10. Thank you for the insightful article. I stumbled upon your post out of frustration of reading Jaspers : he continually talks about things like "absolute value," "good," and "bad" and uses phrases like "the more free a man becomes, the more he turns to God," without any qualifications, explanations or otherwise. I'm trying to, as you suggest, "salvage" important aspects from his ideas. However, comparing his writing with philosophers who write precisely, clearly and powerfully like Searle or Dennett does highlight Jasper's apparent inadequacies.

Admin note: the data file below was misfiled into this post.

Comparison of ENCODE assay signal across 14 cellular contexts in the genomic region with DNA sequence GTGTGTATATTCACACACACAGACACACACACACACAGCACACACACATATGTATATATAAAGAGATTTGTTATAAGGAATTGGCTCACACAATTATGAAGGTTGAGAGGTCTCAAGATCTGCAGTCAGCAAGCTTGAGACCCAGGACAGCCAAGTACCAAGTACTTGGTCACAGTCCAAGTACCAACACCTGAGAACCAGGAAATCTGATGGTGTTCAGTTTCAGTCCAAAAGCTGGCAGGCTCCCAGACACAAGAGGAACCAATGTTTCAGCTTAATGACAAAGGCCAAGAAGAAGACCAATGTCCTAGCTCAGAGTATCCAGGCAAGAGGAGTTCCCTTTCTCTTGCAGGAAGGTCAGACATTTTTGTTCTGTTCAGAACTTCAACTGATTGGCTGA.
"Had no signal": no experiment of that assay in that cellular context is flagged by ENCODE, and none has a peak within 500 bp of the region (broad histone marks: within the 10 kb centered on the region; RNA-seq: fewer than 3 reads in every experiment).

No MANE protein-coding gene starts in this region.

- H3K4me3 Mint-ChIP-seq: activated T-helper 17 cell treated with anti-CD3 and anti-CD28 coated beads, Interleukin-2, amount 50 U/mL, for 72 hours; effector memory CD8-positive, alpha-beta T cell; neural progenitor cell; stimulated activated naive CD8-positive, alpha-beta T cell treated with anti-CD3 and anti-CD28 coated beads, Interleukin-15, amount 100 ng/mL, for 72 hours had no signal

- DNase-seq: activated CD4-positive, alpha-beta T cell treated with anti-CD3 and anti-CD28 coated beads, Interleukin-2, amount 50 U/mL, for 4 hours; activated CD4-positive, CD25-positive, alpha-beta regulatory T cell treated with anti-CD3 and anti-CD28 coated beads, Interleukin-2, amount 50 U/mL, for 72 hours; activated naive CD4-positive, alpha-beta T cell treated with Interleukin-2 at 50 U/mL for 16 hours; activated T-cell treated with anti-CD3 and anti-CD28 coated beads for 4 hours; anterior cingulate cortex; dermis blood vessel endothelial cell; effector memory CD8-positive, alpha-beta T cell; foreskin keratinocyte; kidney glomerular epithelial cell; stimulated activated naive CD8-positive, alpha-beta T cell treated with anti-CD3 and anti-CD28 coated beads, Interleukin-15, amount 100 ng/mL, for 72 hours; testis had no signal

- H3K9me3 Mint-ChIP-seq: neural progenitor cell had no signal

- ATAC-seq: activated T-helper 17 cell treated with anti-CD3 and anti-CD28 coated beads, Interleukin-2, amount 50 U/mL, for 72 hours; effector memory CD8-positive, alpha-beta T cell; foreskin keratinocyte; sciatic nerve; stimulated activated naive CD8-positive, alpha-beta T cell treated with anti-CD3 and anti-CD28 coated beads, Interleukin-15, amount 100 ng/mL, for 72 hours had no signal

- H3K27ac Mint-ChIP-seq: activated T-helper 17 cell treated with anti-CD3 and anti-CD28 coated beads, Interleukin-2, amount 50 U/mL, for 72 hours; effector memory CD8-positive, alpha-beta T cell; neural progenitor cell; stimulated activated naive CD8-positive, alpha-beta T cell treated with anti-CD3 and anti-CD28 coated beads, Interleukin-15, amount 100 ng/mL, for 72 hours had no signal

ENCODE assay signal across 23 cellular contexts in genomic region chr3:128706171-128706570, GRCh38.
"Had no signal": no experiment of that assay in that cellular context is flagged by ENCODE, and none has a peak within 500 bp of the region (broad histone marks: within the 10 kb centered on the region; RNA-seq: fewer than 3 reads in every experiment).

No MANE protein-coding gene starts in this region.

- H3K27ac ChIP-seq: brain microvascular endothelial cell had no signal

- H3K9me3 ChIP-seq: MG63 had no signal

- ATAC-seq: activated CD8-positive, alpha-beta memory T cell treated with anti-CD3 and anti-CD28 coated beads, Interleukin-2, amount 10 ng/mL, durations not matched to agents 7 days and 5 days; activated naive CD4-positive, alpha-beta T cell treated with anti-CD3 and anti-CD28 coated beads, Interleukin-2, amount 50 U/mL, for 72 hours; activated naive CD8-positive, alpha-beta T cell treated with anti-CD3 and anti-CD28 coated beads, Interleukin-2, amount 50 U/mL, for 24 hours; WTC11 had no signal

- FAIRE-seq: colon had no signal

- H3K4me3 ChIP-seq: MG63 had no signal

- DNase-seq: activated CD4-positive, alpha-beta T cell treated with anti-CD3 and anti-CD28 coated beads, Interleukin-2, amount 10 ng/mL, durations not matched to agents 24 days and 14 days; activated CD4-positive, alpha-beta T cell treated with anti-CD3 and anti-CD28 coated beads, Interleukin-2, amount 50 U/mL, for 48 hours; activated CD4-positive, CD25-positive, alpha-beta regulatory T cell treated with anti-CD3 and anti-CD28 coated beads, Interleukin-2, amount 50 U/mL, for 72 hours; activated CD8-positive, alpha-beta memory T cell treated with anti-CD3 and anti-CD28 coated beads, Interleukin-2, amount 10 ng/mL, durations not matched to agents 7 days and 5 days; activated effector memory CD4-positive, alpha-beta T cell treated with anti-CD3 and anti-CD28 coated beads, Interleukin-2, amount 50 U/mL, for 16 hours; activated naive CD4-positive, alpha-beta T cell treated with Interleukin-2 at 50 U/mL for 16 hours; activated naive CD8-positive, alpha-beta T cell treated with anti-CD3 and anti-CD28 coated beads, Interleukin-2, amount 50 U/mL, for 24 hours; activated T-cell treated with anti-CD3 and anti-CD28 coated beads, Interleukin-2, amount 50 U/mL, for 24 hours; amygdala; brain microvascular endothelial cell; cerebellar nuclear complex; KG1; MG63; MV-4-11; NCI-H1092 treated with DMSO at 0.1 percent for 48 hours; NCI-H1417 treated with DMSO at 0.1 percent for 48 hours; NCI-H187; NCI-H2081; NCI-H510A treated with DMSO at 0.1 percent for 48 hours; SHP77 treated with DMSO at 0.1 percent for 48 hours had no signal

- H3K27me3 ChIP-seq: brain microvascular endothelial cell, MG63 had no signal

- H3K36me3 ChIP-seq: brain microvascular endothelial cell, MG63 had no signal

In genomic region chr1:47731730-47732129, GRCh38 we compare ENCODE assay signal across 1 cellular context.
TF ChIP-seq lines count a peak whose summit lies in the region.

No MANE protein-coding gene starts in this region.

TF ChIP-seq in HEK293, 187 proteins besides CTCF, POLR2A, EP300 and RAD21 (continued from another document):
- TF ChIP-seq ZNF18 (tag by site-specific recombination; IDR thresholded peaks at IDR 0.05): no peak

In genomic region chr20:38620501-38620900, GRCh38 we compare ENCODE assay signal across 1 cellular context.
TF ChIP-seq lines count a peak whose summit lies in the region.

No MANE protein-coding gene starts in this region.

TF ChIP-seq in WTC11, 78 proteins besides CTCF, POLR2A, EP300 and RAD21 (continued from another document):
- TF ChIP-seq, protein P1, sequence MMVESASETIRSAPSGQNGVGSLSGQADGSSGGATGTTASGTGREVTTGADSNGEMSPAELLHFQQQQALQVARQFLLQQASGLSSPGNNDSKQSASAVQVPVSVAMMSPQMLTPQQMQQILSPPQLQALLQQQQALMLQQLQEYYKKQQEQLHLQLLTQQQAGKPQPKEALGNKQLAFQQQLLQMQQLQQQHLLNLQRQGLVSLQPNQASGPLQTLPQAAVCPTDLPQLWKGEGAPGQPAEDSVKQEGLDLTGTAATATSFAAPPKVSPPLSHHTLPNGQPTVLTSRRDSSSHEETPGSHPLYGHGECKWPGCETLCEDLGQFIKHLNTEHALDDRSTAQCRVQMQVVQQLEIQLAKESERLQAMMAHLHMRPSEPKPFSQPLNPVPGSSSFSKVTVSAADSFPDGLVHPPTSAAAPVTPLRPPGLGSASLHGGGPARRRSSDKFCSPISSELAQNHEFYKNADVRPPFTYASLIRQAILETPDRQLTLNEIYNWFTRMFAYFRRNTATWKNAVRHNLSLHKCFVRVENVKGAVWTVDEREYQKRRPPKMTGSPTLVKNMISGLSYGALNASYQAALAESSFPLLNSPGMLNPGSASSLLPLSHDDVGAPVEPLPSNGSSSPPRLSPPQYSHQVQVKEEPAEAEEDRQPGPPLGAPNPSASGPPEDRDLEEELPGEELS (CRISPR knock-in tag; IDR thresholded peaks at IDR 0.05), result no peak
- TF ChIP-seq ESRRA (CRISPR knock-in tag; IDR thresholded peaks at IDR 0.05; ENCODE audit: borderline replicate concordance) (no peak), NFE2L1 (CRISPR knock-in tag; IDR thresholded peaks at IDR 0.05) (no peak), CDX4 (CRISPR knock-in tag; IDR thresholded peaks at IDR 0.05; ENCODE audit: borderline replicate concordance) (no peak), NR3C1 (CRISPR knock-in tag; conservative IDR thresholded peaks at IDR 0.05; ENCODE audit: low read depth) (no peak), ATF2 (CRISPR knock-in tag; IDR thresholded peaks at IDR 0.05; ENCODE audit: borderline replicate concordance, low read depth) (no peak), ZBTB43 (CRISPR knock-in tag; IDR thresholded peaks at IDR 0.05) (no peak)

1. I think such concepts often aren't precisely defined in continental writing, but their meaning is given by the context (I admit I haven't read Jaspers in a very long time). This is not always a bad thing. Defining terms clearly has a negative aspect as well. Let's say we want to understand something about "absolute value," "good" and "bad." We could begin by defining the terms clearly, but the problem is that the terms aren't clear; they're ambiguous and fuzzy, and what they mean will vary with context. Defining them has the effect of fixing them and thus stripping them of the fuzziness. But once we've defined a term in a way that eliminates fuzziness, we're no longer talking about "absolute value" but about some stripped down version of it. If the definition becomes widely accepted or, as often happens, the *discussion* based on the definition becomes widely accepted (thus bringing the definition covertly with it), philosophical consideration of the term becomes limited to this stripped-down version of that term, and in such a way that completely natural ways of thinking about it are closed off.